(CBS/AP) - Microsoft's co-founder and Chairman Bill Gates is scheduled to take the stand today in Salt Lake City to testify in a lawsuit filed by software company Novell.
Novell sued Microsoft in 2004, claiming the Redmond, Wash., company violated U.S. antitrust laws through its arrangements with other computer makers when it launched Windows 95. An appeal was granted to Novell in May 2011.
The core of the issue is a battle between word processing software WordPerfect and Microsoft Word. Novell claims that Microsoft abused its monopoly of PC operating systems by adding browsing functions in Windows 95 that was incompatible with WordPerfect. And the company refused to publish documentation that would allow developers to bring WordPerfect up to speed with Windows 95, upon launch. A compatible version of the software wasn't released until 1996.
"Microsoft engaged in a series of anticompetitive activities, including integrating other Microsoft software products, such as its browser technologies, into Microsoft Windows operating system in an exclusionary manner," Novell said in court documents.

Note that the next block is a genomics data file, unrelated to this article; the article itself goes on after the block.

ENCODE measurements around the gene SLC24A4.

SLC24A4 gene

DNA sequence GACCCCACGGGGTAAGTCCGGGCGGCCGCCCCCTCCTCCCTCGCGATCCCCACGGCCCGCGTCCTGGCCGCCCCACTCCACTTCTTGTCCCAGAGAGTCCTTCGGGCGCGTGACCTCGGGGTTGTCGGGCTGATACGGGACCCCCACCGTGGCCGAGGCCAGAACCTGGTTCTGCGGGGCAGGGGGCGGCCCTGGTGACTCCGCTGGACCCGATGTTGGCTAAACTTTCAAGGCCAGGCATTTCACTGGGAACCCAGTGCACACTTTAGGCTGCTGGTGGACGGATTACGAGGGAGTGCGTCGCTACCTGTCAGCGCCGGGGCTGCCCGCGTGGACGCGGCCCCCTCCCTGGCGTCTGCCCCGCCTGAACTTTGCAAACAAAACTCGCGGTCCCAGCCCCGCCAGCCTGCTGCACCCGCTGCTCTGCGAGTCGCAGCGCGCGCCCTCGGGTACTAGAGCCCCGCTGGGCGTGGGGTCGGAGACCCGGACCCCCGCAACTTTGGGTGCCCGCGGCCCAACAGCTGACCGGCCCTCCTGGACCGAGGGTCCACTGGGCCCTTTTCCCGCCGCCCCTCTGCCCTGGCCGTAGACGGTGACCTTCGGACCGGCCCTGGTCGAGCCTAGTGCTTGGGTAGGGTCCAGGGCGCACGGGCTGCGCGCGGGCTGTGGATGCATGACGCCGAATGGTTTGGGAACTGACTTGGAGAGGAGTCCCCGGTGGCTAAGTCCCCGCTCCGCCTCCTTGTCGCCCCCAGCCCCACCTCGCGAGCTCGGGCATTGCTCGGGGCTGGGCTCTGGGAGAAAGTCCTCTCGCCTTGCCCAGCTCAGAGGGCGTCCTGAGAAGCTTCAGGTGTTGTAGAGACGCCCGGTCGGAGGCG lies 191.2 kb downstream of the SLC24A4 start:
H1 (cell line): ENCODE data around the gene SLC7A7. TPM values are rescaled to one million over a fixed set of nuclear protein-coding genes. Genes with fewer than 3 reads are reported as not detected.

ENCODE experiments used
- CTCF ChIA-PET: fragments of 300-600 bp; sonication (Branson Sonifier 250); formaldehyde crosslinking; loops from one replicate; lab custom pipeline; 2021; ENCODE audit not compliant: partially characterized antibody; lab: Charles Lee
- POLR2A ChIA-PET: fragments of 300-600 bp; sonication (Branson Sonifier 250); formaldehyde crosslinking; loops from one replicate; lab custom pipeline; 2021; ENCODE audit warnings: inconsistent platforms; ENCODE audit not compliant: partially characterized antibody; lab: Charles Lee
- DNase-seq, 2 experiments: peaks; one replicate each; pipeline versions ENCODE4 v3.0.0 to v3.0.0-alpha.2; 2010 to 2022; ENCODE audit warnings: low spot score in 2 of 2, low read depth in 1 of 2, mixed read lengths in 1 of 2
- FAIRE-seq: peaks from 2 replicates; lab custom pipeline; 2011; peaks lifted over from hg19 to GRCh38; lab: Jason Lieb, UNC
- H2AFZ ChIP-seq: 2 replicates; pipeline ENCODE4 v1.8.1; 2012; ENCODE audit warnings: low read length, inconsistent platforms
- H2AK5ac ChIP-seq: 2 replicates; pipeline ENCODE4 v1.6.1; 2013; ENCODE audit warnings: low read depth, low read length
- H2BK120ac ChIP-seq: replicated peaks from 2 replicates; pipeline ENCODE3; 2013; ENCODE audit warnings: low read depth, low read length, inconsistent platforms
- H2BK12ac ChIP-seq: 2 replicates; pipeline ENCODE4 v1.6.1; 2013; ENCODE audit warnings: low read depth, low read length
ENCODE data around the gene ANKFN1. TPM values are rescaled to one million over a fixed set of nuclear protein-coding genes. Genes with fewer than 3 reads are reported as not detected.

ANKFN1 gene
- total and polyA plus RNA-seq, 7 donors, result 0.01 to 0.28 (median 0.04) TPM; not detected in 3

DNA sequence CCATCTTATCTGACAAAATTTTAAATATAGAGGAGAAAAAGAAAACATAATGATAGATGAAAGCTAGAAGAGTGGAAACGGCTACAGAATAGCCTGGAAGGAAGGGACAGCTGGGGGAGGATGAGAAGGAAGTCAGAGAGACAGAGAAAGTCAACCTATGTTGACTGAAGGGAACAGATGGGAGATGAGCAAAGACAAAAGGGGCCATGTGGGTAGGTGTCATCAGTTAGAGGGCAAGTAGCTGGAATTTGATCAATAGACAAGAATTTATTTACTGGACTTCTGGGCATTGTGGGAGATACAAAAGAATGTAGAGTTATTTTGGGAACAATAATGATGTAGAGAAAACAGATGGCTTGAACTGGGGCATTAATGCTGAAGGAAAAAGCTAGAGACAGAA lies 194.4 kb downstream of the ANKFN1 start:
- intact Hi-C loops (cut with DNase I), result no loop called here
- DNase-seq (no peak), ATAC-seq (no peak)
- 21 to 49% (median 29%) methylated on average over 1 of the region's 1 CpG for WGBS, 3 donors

Gates claimed that WordPerfect was excluded because it caused Windows 95 to crash.
"The law basically doesn't require people to design their products to the whim or demand of other companies. You get to design your own products," Microsoft attorney Steve Aeschbacher told the Deseret News. "There isn't any legal obligation for us to do what they wanted us to do."
Novell is seeking $500 million to $1.2 billion in compensation. The company claims that its value dropped from $1.2 billion in May 1994 to $170 million in 1996, after WordPerfect's market share dropped from 50 percent to 10 percent.
Before now, the lawsuit has been argued in Maryland, where the federal court consolidated several other antitrust cases involving Microsoft. U.S. District Judge J. Frederick Motz of Baltimore will preside over the trial in Utah.
Novell, which sold WordPerfect and Quattro Pro to Corel in 1996, previously reached a $536 million settlement with Microsoft on other antitrust claims involving its NetWare operating system.